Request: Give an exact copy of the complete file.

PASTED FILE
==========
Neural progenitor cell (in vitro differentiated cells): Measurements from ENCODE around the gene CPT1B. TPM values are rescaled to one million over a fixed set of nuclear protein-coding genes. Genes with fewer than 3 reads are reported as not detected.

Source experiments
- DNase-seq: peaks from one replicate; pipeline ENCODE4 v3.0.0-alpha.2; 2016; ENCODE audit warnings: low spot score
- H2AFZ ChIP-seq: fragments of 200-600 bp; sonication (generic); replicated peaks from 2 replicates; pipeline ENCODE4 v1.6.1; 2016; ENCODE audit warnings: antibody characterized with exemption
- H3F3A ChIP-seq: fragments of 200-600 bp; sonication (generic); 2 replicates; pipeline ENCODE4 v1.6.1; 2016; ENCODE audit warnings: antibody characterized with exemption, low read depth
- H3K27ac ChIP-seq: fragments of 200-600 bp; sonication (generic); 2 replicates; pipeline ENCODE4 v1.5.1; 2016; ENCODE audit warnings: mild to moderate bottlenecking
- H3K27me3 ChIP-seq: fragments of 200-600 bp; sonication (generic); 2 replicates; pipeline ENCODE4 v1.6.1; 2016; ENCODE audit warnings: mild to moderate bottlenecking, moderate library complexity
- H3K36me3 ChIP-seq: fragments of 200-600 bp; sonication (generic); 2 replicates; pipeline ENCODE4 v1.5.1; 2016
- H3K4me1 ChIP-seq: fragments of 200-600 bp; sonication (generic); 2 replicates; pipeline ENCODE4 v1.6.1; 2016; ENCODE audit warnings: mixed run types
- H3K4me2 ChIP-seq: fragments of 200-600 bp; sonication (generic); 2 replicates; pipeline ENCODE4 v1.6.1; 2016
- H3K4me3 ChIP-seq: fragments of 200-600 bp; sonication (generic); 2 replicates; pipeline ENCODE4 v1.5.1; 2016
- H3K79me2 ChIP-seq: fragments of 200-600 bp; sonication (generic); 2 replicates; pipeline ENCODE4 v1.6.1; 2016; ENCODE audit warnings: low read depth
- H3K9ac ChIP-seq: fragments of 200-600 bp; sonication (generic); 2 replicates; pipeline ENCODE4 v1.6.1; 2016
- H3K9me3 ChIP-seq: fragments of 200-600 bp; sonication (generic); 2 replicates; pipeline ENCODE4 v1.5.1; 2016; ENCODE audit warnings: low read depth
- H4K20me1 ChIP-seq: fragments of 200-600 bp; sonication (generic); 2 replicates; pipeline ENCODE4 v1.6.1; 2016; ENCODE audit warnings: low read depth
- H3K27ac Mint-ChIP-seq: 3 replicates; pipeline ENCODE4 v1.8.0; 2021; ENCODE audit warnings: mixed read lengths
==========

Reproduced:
Neural progenitor cell (in vitro differentiated cells): Measurements from ENCODE around the gene CPT1B. TPM values are rescaled to one million over a fixed set of nuclear protein-coding genes. Genes with fewer than 3 reads are reported as not detected.

Source experiments
- DNase-seq: peaks from one replicate; pipeline ENCODE4 v3.0.0-alpha.2; 2016; ENCODE audit warnings: low spot score
- H2AFZ ChIP-seq: fragments of 200-600 bp; sonication (generic); replicated peaks from 2 replicates; pipeline ENCODE4 v1.6.1; 2016; ENCODE audit warnings: antibody characterized with exemption
- H3F3A ChIP-seq: fragments of 200-600 bp; sonication (generic); 2 replicates; pipeline ENCODE4 v1.6.1; 2016; ENCODE audit warnings: antibody characterized with exemption, low read depth
- H3K27ac ChIP-seq: fragments of 200-600 bp; sonication (generic); 2 replicates; pipeline ENCODE4 v1.5.1; 2016; ENCODE audit warnings: mild to moderate bottlenecking
- H3K27me3 ChIP-seq: fragments of 200-600 bp; sonication (generic); 2 replicates; pipeline ENCODE4 v1.6.1; 2016; ENCODE audit warnings: mild to moderate bottlenecking, moderate library complexity
- H3K36me3 ChIP-seq: fragments of 200-600 bp; sonication (generic); 2 replicates; pipeline ENCODE4 v1.5.1; 2016
- H3K4me1 ChIP-seq: fragments of 200-600 bp; sonication (generic); 2 replicates; pipeline ENCODE4 v1.6.1; 2016; ENCODE audit warnings: mixed run types
- H3K4me2 ChIP-seq: fragments of 200-600 bp; sonication (generic); 2 replicates; pipeline ENCODE4 v1.6.1; 2016
- H3K4me3 ChIP-seq: fragments of 200-600 bp; sonication (generic); 2 replicates; pipeline ENCODE4 v1.5.1; 2016
- H3K79me2 ChIP-seq: fragments of 200-600 bp; sonication (generic); 2 replicates; pipeline ENCODE4 v1.6.1; 2016; ENCODE audit warnings: low read depth
- H3K9ac ChIP-seq: fragments of 200-600 bp; sonication (generic); 2 replicates; pipeline ENCODE4 v1.6.1; 2016
- H3K9me3 ChIP-seq: fragments of 200-600 bp; sonication (generic); 2 replicates; pipeline ENCODE4 v1.5.1; 2016; ENCODE audit warnings: low read depth
- H4K20me1 ChIP-seq: fragments of 200-600 bp; sonication (generic); 2 replicates; pipeline ENCODE4 v1.6.1; 2016; ENCODE audit warnings: low read depth
- H3K27ac Mint-ChIP-seq: 3 replicates; pipeline ENCODE4 v1.8.0; 2021; ENCODE audit warnings: mixed read lengths